Another apology for my photos. As usual I’m working in a very cramped area constantly freeing up areas of work by moving my equipment around and to take the photos I used a wide angle lens which caused a fair amount of distortion. Rest assured the verticals of the door frame which looked curved are in fact straight and dead vertical. Either that or my spirit level is curved!

                          Btw - its 6 pm and yet again after a hot cloudless day there are thunderclouds heading our way. One nice thing about our weather is when there are thunderstorms around they are very predictable and almost always occur in early evening which frees up the day to work - except when I clash with the noise abatement society!

                          More to come...

                          extn window1-3.jpg

                          extn window2-2.jpg



                          Last edited by jim_mex; 03-18-2021, 07:21 AM.
                          Jim in Mexico

                          Logic will get you from A to B. Imagination will take you everywhere.
                          - Albert Einstein

                          Comment


                          • #14
                            I trust Norma is chair of the noise abatement committee?
                            Jim
                            When looking at the clock at work--the correct time is:
                            Too early to leave, too late to call in.

                            Comment


                            • #15
                              She certainly is Jim and as she gave her permission for this extension to be made I have no intention of upsetting her - yet!
                              Jim in Mexico

                              Logic will get you from A to B. Imagination will take you everywhere.
                              - Albert Einstein

                              Comment

                              Unconfigured Ad Widget

                              Collapse

                              Latest Topics

                              Collapse

                              • will8989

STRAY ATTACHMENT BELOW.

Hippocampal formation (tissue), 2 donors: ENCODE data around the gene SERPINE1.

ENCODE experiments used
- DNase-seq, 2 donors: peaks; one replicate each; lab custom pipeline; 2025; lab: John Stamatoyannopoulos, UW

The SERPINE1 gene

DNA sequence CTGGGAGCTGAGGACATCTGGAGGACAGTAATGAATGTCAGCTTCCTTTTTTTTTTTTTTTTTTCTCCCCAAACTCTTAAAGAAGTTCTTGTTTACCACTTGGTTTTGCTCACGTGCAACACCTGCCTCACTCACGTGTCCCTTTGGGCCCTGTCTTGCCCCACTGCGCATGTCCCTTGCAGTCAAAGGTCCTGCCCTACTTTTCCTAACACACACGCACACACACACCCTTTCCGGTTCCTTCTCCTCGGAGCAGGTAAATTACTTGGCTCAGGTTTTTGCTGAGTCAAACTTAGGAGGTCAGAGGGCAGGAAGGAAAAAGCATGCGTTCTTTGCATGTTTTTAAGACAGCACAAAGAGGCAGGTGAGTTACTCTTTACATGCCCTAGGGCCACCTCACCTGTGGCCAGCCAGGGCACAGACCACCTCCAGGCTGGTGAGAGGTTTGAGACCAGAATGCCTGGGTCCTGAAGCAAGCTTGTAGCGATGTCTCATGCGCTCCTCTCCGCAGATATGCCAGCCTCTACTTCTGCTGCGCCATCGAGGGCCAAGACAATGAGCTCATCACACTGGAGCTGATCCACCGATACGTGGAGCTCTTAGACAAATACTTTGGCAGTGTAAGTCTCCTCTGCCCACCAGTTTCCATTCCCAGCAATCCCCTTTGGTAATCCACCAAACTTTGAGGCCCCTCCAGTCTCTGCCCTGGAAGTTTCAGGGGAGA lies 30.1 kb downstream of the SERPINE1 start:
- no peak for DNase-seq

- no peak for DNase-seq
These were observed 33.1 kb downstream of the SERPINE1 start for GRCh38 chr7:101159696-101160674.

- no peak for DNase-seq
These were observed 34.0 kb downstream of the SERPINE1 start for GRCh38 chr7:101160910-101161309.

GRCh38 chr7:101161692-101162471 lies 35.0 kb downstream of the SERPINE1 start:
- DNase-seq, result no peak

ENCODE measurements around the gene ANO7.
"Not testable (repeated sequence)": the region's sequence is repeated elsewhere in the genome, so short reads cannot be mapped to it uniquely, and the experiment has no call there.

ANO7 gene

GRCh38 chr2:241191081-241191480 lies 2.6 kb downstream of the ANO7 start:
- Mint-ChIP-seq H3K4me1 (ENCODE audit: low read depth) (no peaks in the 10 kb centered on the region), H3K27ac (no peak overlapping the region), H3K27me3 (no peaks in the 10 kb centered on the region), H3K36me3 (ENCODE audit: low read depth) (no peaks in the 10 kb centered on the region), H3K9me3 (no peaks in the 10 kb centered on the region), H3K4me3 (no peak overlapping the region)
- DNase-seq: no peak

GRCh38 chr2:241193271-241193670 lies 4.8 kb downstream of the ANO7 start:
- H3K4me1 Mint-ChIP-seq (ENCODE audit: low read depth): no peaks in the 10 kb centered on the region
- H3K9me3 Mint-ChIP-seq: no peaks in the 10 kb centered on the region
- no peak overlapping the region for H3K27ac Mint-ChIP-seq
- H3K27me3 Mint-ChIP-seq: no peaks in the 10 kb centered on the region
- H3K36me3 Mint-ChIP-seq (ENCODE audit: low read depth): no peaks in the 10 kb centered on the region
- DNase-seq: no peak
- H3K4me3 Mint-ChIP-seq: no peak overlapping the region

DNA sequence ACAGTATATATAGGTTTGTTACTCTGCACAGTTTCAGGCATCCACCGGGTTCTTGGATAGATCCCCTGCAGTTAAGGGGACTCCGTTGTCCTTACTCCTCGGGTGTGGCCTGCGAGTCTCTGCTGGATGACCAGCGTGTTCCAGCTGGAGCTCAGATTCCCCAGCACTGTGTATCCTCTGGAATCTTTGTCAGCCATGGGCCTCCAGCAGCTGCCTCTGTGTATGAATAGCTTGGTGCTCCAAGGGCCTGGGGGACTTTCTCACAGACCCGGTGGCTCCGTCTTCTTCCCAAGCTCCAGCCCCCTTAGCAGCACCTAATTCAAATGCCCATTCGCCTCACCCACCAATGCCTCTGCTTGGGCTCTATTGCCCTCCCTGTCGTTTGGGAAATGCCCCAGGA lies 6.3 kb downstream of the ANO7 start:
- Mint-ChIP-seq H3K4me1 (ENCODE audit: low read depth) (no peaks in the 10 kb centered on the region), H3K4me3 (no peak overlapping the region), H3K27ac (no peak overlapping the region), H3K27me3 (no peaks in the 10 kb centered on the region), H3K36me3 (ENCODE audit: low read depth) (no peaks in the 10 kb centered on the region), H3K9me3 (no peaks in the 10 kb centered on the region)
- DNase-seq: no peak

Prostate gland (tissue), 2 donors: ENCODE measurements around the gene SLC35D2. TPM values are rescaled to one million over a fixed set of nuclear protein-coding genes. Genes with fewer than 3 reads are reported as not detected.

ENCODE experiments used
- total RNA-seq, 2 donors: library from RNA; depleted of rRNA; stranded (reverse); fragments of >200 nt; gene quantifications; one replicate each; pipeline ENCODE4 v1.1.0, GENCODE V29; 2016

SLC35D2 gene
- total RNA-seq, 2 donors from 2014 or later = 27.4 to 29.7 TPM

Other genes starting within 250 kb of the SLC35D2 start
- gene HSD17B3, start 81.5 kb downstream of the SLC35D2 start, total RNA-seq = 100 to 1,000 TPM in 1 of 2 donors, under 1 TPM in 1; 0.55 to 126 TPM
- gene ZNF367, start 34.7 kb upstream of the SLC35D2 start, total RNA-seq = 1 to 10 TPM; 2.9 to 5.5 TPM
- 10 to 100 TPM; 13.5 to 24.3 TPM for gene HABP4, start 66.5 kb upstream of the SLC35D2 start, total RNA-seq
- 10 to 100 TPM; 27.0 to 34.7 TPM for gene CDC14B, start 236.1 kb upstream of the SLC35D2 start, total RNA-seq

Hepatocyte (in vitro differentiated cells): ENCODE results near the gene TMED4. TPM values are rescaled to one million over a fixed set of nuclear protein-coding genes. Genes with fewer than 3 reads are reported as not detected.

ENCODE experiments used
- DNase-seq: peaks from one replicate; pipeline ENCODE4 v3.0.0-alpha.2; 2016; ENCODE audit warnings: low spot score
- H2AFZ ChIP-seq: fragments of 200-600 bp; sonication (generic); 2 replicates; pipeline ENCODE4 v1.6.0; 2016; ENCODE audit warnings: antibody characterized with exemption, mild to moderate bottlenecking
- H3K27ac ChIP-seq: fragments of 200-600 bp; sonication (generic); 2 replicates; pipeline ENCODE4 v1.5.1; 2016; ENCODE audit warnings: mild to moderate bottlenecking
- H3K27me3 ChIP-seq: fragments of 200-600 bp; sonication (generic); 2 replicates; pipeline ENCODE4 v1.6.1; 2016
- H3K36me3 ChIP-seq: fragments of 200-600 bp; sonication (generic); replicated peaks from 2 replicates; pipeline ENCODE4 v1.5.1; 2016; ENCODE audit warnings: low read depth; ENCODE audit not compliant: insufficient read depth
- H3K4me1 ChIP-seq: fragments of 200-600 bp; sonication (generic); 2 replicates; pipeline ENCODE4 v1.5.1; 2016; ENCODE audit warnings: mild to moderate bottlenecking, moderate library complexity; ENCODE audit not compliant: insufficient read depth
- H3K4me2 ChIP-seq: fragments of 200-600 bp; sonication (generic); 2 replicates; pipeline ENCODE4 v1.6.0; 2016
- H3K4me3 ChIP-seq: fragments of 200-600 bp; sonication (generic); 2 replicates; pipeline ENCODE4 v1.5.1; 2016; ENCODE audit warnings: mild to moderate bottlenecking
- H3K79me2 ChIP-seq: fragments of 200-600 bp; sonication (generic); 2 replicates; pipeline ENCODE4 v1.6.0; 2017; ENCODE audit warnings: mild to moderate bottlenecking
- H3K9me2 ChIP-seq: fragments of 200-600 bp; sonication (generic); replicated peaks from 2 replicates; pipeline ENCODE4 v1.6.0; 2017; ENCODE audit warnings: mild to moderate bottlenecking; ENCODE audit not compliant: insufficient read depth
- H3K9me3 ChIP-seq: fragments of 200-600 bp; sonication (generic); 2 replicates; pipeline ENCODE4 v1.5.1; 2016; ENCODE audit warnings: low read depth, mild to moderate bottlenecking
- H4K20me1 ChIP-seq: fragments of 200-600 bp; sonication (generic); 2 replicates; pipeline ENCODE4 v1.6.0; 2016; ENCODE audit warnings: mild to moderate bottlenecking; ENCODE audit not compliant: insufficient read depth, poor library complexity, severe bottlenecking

Reply to EX dust collection holes screwed up a project.!
                                by will8989
                                Carole, only you would cut sprinkles on a scrollsaw. I would probably use rice and stain it. I just gave up replacing my insert. Its worn, but works for what I need. I do sand it to make sure there are no burrs sticking up to scratch the wood. I will be trying the new contact paper when mine runs...
                                Yesterday, 08:16 PM
                              • will8989
                                Reply to Shawl pins
                                by will8989
                                Thick hair would need a larger opening, thinner hair would require a smaller opening to stay in place. The one being shown in the utube would probably work for thicker hair. They look way better than a pencil or dowel! That elephant sure is cute in her hair!.
                                Yesterday, 08:09 PM
                              • Rolf
                                New Toy!
                                by Rolf
                                A family friends father passed away and he was an avid bird carver. So my nephew is helping the family sell some of his tools. I bought this air cleaner and will b uy most of his carving knives and burrs. And no that is not my workshop! Not even close. ...
                                Yesterday, 04:47 PM
                              • Rolf
                                Reply to EX dust collection holes screwed up a project.!
                                by Rolf
                                I just did a quick job on my table. Charles Hand has noticed that the adhesive on the new rolls of Contact brand shelf paper leaves a residue. He has changed to The duck brand. I just bought a roll and covered my table with it. It is a tough slick surface. It will be interesting to see how it holds...
                                Yesterday, 04:44 PM
                              • axor
                                Reply to Shawl pins
                                by axor

                                Yes, they can be used for hair. If they are made a little larger than the original, the shawl pins will work great in the hair!...
                                Yesterday, 03:21 PM
                              Working...
                              X